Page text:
Lecciones de Español

Temas

Infinitives

Dieciocho motivos pa' dejarte

Catorce consejos pa' olvidar

Quinientas razones para odiarte

Saco la cuenta, y a sumar...

Captions 1-4, Ricardo Arjona - Quien

 

BANNER PLACEHOLDER

Dejar(te), olvidar, odiar(te), sumar...
Songs sung in Spanish seem to contain a lot of verbs in the infinitive. Maybe that's because infinitives are so easy to rhyme -- since all end in either -ar, -er or -ir. But we digress. Among the new content on
Yabla Spanish, there's a song by Guatemalan Ricardo Arjona. In it, we heard so many infinitives that we pored over the grammar rules to make sure we struck the right note in our translations. Below we'll highlight some of what we found along the way.

First, let's look at the translation of the first four lines of Arjona's song:

 

Dieciocho motivos pa' dejarte

Catorce consejos pa' olvidar

Quinientas razones para odiarte

Saco la cuenta, y a sumar...

Eighteen reasons to leave you

Fourteen tips to forget

Five hundred reasons to hate you

I do the math and I add...

Captions 1-4, Ricardo Arjona - Quien

 Play Caption

 

What do all the infinitives in bold have in common? OK, they are all -ar verbs. But what else? They are all preceded by a preposition -- specifically, para ("for, in order to") in the first three lines, and then "a" ("to"), above. As a rule, only the infinitive may follow prepositions in Spanish.

We've discussed the use of prepositions para and por (both meaning "for") before infinitives in
a past newsletter, if you'd like to review. (Loyal readers: Remember Chayenne's song "Por amor, por amar"?). With that concept already covered, let's move to the fourth line of our excerpt above.

"Saco la cuenta, y a sumar...?" What does a + infinitive mean? A ver ("Let's see") is the most famous example. You hear it all the time -- sometimes just to buy time in spoken Spanish. You also might h
ear ¡A bailar! ("Let's dance!") to get people going on the dance floor, or ¡A volar! ("Let's fly!") at a graduation ceremony. It's one of the many ways to express a command in Spanish.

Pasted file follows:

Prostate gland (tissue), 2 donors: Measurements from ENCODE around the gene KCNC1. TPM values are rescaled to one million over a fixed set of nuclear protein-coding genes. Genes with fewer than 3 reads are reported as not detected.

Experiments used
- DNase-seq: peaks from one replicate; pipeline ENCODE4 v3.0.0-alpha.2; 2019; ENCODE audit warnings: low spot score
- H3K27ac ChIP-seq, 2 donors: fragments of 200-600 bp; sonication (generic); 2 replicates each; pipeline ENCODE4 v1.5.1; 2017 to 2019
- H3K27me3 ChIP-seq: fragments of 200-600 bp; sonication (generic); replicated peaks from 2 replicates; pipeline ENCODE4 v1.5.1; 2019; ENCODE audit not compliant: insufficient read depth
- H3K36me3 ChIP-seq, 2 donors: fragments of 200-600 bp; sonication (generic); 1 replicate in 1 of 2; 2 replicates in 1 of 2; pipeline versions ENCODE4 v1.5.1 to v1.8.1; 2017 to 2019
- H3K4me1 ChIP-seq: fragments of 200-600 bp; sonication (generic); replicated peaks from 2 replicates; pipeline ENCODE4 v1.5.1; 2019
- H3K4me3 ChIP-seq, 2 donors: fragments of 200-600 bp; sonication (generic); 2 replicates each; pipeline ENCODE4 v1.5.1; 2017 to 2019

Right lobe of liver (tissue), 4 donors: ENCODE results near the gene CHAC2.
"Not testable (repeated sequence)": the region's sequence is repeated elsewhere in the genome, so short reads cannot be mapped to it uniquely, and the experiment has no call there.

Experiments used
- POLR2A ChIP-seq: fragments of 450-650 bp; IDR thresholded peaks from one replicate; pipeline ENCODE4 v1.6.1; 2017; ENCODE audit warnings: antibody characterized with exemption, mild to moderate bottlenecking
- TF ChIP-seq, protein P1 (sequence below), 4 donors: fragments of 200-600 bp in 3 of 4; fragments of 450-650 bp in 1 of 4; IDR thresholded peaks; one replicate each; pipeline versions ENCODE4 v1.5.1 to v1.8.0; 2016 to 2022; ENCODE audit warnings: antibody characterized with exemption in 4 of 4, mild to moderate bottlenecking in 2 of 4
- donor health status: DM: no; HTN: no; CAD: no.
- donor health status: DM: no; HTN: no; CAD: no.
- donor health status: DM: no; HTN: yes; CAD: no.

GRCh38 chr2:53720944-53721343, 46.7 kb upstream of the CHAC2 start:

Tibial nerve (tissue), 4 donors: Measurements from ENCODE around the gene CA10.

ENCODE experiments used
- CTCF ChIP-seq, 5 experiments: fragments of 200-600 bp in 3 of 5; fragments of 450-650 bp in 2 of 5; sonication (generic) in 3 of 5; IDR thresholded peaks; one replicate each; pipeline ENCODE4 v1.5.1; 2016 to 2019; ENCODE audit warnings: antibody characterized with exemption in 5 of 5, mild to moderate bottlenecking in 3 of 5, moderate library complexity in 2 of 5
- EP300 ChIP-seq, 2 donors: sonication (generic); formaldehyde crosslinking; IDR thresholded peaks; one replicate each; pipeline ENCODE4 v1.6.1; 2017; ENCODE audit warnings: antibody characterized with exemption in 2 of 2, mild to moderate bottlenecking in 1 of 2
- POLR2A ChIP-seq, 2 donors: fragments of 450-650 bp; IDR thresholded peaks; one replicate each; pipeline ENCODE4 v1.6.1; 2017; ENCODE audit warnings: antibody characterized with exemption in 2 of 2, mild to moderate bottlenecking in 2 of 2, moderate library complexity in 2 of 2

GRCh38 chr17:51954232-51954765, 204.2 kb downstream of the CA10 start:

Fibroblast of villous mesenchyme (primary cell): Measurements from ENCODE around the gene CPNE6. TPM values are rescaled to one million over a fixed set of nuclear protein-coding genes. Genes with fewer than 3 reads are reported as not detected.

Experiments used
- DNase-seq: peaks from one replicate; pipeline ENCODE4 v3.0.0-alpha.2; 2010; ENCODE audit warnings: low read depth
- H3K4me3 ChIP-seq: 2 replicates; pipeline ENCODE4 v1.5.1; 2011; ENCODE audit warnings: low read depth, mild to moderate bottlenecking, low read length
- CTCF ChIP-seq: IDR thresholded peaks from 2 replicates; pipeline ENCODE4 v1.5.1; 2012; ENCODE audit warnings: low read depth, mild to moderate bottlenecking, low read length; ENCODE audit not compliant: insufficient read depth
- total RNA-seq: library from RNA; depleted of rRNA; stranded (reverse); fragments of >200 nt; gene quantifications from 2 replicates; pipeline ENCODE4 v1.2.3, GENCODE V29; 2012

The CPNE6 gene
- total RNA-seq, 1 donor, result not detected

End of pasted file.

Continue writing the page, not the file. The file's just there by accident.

The a + infinitive construction in our new song by Arjona gave us a little pause, because translating
a sumar as "let's add" sounded a little funny in English... But if you realize the singer is, in a sense, urging himself to crunch the numbers, the meaning falls into place.

Later in the song, we hear this line, twice:

 

Saco la cuenta y a restar...

I do the math and I subtract...

Caption 28, Ricardo Arjona - Quien

 Play Caption

 

As you've probably noted, for the English captions in these lines, we ended up choosing to keep the subject -- "I" -- throughout the sentence. But students who understand that a sumar and a restar are commands issued by the singer to urge himself on will have a better understanding of what the lyrics intend to communicate.

BANNER PLACEHOLDER

Can you find some more lyrics by Ricardo Arjona that use the preposition + infinitive construction? Here are a couple lines we were humming:

 

Dejaste minas en la casa

con objetivos de matar

You left mines in the house

with the objective of killing

Captions 33-34, Ricardo Arjona - Quien

 Play Caption

 

[Want a refresher on the other uses of the infinitives?

ThoughtCo has some nice explanations of infinitives in Spanish here]

Grammar

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Subtítulo 34, 33, 28, 4, 3, 2, 1
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